Sunday Reflections: Is Faith Real?

A Forest Hills pastor explores this question.

By Pastor Susan Schwartz of in

This question reminds me of a story. A man fell off a cliff, but managed to grab a tree limb on the way down. The following conversation ensued.

"Is anyone up there?"
"I am here. I am the Lord. Do you believe me?"
"Yes, Lord, I believe. I really believe, but I can't hang on much longer."
"That's all right, if you really believe you have nothing to worry about. I will save you. Just let go of the branch."
A moment of pause, then: "Is anyone else up there?" 

Is faith real?

I think the story is funny on several levels. In our own gut we understand that the man wasn’t satisfied with the words from “the Lord”. That man would “believe” anyone who would really get him off that tree limb, but what if it was really two pranksters up on the top?  And we know that the words “save you” could have several different meanings. The man wanted to set his feet back on hard ground, that’s how he wanted to be saved, but what did “the Lord” mean by “saving him”? Like this humorous story, this question, “Is faith real?” also has several different meanings.

While I am tempted to respond here as if the person is asking “Is God real?” that is really not the question. Certainly God is the focus of our faith, but the question is not about the reality of God, but rather the reality of faith. Is faith rational? Well, I don’t think so, almost by definition faith goes beyond rational. Is faith irrational?  No. Certainly there are situations in which a faith can be irrational. We sometimes see that in mental illness, but in healthy individuals, faith is not irrational. Is faith part of the human experience? Yes, I think it is. But let’s unpack this a bit more.

If we think of faith as trust, then we have faith all the time. Parents take their children to daycare trusting, having faith, that the providers will take good care of their children that day. We seek the opinion of a particular physician because, for whatever reason, we have faith in the physician’s ability. You wouldn’t have faith in my ability to perform a heart transplant, nor would I trust yours. And every time we get into an airplane we have faith that the captain didn’t have too many martinis and that the plane is in good condition. Without trust, without faith, we couldn’t manage life. Every day we live by faith.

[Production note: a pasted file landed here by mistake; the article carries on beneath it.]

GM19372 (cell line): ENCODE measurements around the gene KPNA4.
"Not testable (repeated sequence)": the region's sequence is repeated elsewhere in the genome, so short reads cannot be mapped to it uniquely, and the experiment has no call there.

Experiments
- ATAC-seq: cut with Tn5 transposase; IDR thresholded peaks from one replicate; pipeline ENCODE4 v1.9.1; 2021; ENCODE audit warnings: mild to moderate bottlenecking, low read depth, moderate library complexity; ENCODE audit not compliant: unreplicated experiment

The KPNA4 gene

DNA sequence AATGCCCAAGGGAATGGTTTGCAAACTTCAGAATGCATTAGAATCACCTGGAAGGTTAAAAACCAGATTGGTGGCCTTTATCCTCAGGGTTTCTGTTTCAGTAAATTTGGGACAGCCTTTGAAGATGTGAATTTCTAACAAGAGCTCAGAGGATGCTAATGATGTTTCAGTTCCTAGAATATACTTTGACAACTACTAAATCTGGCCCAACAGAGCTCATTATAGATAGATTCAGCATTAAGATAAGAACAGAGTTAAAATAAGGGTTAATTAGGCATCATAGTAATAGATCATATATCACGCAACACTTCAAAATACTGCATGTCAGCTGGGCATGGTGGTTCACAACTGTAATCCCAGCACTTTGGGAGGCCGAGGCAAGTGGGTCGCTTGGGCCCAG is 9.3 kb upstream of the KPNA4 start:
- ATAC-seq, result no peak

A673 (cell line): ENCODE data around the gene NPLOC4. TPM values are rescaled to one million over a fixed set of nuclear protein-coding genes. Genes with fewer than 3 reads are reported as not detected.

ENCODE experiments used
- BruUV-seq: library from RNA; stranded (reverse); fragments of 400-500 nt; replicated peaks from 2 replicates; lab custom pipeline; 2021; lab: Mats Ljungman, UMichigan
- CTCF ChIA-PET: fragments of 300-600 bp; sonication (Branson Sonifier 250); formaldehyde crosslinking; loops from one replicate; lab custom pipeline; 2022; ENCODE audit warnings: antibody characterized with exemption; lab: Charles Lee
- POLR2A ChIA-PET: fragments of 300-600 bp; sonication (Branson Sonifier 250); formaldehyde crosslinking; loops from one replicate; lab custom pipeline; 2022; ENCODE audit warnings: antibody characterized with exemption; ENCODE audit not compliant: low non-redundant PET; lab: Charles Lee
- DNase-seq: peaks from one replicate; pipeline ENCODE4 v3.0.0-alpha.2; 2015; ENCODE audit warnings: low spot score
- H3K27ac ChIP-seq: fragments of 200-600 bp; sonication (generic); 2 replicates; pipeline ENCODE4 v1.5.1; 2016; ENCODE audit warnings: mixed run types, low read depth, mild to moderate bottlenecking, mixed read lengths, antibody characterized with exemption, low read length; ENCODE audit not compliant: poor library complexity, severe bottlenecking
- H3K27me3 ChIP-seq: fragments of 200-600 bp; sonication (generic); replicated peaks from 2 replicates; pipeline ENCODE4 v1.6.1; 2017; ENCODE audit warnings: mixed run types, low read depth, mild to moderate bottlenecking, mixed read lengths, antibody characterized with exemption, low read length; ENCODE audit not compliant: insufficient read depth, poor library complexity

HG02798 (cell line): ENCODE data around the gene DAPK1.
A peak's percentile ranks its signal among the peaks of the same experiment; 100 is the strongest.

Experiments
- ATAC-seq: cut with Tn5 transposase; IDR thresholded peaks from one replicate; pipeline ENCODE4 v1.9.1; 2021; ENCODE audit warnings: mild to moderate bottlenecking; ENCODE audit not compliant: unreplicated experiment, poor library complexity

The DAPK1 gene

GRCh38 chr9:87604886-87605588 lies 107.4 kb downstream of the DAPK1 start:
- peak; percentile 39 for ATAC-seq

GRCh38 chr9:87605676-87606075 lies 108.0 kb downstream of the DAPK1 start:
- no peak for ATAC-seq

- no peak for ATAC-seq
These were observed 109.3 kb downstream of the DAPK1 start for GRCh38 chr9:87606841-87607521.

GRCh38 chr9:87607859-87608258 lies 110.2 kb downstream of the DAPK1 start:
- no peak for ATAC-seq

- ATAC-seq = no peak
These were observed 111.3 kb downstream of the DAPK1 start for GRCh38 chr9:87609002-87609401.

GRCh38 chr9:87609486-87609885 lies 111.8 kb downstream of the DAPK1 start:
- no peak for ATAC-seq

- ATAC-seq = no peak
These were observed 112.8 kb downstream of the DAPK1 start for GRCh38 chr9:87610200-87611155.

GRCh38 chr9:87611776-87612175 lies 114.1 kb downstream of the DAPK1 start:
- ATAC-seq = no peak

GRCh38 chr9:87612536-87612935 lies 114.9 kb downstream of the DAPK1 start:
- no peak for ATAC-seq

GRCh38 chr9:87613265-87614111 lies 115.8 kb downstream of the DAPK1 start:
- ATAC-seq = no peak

Sometimes faith is accepting as real that which cannot be proved. Faith is accepting that which, at this point in time, we humans cannot prove or disprove. Science just isn’t there now and, well, maybe our human science won’t ever be able to prove it. Is it not real because we can’t prove it?  No. Our accepting it as real without proof is faith. If we could prove it we might consider it rational, but because we cannot prove it does not make it irrational. We just cannot prove it. As Christians we believe that God exists. Now that might not be rational, but it is not irrational. It is faith.

God does not expect us to submit our faith to him without reason, but the very limits of our reason make faith a necessity.  Augustine.

Does faith impact reality? In the 90s American physician Larry Dossey studied the effect of prayer on healing and his books Prayer Is Good Medicine: How to Reap the Healing Benefits of Prayer (1996) and Healing Words: The Power of Prayer and the Practice of Medicine (1993) popularized the idea that there is scientific evidence that prayer does work. Another physician, Randolph C. Byrd, conducted a celebrated study that he believes supports the conclusion that "intercessory prayer to the Judeo-Christian God has a beneficial therapeutic effect" in the population he studied. So did God do something here, was it divine interaction, or did the act of praying, an expression of faith, shift reality.

I believe that God can and does change things, but faith shifts reality, too. Faith is a very powerful reality within us, a gift from God if you will, but the power of human faith is not the same as the direct power of God. I believe that, in the end, the studies seem to point more definitively to the power of our faith than the power of God.  

So, is faith real? Absolutely.  But in the end, for us, that really is not the most important question. 

One night a house caught fire and a young boy was forced to flee to the roof. The father stood on the ground below with outstretched arms, calling to his son, "Jump! I'll catch you." He knew the boy had to jump to save his life. All the boy could see, however, was flame, smoke, and blackness. As can be imagined, he was afraid to leave the roof. His father kept yelling: "Jump! I will catch you." But the boy protested, "Daddy, I can't see you." The father replied, "But I can see you and that's all that matters."


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